Telum Talks To... Harumi Supit, Head of Corporate Communications, OVO

Telum Talks To... Harumi Supit, Head of Corporate Communications, OVO

Telum spoke with Harumi Supit on her decision to join fast-growing FinTech company OVO, about how digital brands can stand out and build trust with consumers, and on her own experience as an independent consultant.

Can you tell us a bit about your role and why did you decided to head up OVO?
I’ve had a lot of very different experiences ranging from entrepreneurship to advertising agencies to NGO work, but the common thread was always communications and strategy, which I found I really enjoy. I think it’s really common sense but in practice, many organisations find it difficult to decide on what to communicate and how to connect it to the core business objectives. So I really enjoy the process of doing that and building clarity and consensus around what we are communicating, and why.

You have worked a lot with startups, what advice can you give about startup comms in Indonesia?
The digital world is fast-paced and highly competitive. You need to understand the vocabulary and landscape of your sector, as well as who your audience is, and you also need to be ready to react quickly. At the same time, the basic rules and objectives of PR and communication continue to hold true.

As the digital space is very competitive, how do you think brands can make their stories stand out?
First of all, I would look to the business model and proposition of the brand. What are you offering and why? What makes your products or services stand out? If you really don’t know, then you really have a problem! Presuming that you do have a unique or strong proposition though, then you think about how to communicate that to the target audience in an authentic, interesting, consistent, cost-effective and sustainable manner.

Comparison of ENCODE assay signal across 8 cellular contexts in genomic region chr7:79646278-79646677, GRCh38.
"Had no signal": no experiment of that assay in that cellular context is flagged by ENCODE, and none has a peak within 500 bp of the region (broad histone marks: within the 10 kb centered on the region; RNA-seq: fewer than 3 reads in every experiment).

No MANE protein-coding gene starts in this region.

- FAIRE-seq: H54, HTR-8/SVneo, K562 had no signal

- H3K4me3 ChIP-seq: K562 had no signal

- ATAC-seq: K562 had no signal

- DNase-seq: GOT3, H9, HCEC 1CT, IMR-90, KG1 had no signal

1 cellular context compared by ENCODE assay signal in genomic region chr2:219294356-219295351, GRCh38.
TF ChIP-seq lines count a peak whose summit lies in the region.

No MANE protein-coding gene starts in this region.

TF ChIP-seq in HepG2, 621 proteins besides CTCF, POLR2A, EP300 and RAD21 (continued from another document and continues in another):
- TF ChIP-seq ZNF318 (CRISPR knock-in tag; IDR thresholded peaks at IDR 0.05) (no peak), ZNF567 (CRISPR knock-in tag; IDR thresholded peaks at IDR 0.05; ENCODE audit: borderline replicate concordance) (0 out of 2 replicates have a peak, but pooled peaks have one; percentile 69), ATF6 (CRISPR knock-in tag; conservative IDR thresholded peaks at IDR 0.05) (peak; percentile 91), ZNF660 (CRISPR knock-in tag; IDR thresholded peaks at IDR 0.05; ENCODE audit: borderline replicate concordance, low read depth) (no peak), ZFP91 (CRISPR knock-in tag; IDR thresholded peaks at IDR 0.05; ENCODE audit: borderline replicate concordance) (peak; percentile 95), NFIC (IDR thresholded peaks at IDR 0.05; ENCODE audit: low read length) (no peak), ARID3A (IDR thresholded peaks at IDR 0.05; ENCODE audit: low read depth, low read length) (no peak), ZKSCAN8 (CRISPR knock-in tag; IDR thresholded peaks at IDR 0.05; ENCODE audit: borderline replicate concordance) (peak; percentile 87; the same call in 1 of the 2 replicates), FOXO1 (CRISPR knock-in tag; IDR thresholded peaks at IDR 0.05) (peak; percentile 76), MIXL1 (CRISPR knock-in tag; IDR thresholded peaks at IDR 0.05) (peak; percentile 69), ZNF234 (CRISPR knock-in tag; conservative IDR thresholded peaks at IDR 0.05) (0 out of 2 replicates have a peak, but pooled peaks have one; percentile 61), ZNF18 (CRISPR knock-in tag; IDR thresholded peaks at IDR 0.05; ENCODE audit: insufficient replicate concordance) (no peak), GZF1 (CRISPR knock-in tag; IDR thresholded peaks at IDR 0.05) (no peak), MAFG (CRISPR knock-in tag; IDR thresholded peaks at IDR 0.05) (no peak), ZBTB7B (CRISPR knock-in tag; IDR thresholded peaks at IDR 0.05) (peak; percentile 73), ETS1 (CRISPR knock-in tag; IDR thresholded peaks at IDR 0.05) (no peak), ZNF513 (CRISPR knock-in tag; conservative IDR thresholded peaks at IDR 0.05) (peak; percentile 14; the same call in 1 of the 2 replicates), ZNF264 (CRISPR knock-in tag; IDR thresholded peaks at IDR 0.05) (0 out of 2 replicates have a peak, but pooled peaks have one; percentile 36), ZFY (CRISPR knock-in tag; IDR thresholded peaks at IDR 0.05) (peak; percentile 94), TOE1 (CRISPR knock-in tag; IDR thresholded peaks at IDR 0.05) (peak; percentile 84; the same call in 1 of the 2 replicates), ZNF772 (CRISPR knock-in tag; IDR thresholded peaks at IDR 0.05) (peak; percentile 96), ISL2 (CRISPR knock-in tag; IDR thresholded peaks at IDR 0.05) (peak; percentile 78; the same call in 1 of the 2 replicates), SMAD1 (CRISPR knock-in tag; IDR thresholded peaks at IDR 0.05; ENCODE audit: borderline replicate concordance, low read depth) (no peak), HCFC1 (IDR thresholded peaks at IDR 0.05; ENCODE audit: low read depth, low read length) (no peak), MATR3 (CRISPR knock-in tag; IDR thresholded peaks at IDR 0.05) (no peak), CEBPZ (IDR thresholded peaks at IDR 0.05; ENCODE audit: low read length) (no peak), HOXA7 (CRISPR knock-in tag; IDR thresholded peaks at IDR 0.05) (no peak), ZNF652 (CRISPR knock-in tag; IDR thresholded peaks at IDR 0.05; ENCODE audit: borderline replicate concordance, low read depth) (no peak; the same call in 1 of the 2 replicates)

That’s a long list of adjectives! But I think each is important - for example, your story has got to be interesting and stand out, but it’s also got to be communicated in a way that’s sustainable and cost-effective, you can’t burn up all your cash at once.

OVO is one of the pioneers in the Indonesian e-wallet industry, how does it build trust with consumers, especially with older generations?
I think consistent customer-focused execution has really been key. By delivering tangible benefits and a good experience, over time we’ve been able to win and consistently grow market share. I’m continuously impressed by the effort and collaboration that my colleagues across different teams put into doing this, especially this past year during COVID-19 when we were all working remotely. It’s not easy to run an organisation of this scale - OVO is one of Indonesia’s largest digital payment platforms - especially in a remote working environment, yet I find that my colleagues are unflaggingly helpful.

As a former independent consultant, do you think it’s sustainable for a PR to be self-employed in Indonesia? Why?
Absolutely. If you are able to deliver value to clients and build trust with them, people will come to you, and they will pay for it. This is true anywhere in the world. That said, it does take time to build one’s reputation and relationships, so for those of you who are planning to give self-employment a try, I advise putting some savings aside to fall back on, and or securing a couple of clients before you give up the day job.

The other thing to note is that PR skills lend themselves to a wide range of occupations. So self-employment could mean PR, or writing, or really any occupation where good communication and people skills are essential. After all, we’re presumably pleasant, flexible and good at forming relationships! Robots and artificial intelligence can take over many tasks, but so far nothing can replace the human connection.

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